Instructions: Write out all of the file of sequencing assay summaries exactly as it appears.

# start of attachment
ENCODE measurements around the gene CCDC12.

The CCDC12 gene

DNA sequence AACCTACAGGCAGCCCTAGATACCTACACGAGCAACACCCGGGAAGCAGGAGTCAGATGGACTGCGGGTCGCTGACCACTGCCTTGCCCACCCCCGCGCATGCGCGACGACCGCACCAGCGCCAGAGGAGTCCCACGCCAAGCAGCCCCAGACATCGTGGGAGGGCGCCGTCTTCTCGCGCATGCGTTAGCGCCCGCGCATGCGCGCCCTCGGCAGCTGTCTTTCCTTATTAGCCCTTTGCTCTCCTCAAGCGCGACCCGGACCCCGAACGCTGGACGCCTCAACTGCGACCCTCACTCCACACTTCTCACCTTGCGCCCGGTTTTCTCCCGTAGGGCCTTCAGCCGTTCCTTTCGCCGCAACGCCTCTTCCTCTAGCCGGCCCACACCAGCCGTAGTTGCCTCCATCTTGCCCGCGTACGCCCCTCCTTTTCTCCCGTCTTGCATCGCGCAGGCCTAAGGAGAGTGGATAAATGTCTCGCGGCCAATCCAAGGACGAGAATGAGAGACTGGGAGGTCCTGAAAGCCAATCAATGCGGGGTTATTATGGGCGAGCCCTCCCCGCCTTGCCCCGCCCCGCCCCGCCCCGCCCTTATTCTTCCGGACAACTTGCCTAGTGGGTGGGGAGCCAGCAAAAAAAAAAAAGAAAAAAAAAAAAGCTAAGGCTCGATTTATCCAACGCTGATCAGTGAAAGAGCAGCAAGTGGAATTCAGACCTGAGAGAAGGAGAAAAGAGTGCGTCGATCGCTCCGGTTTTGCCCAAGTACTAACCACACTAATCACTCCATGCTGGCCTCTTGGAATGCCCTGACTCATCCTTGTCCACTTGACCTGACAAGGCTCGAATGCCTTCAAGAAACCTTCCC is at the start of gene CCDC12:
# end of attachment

ENCODE measurements around the gene CCDC12.

The CCDC12 gene

DNA sequence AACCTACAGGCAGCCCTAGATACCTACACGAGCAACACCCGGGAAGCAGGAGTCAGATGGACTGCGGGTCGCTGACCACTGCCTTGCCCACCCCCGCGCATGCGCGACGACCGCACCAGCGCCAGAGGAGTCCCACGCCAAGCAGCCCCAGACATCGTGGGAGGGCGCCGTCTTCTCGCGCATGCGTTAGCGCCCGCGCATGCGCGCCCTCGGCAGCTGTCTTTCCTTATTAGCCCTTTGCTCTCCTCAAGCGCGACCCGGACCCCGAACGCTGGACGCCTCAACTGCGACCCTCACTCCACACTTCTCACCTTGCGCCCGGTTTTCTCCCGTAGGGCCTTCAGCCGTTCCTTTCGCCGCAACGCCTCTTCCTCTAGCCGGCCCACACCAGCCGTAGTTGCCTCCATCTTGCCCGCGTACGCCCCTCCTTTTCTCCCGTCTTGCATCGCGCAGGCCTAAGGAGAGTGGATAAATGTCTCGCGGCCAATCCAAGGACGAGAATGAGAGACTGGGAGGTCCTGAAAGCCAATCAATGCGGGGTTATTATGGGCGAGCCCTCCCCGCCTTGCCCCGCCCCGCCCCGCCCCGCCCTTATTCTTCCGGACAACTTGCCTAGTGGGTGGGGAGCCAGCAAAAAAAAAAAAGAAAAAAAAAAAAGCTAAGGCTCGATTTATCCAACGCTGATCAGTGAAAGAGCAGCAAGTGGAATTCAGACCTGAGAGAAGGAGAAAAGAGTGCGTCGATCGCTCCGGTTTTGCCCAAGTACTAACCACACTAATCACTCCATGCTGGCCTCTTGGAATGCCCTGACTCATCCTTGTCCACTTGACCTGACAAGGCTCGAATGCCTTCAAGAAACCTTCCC is at the start of gene CCDC12: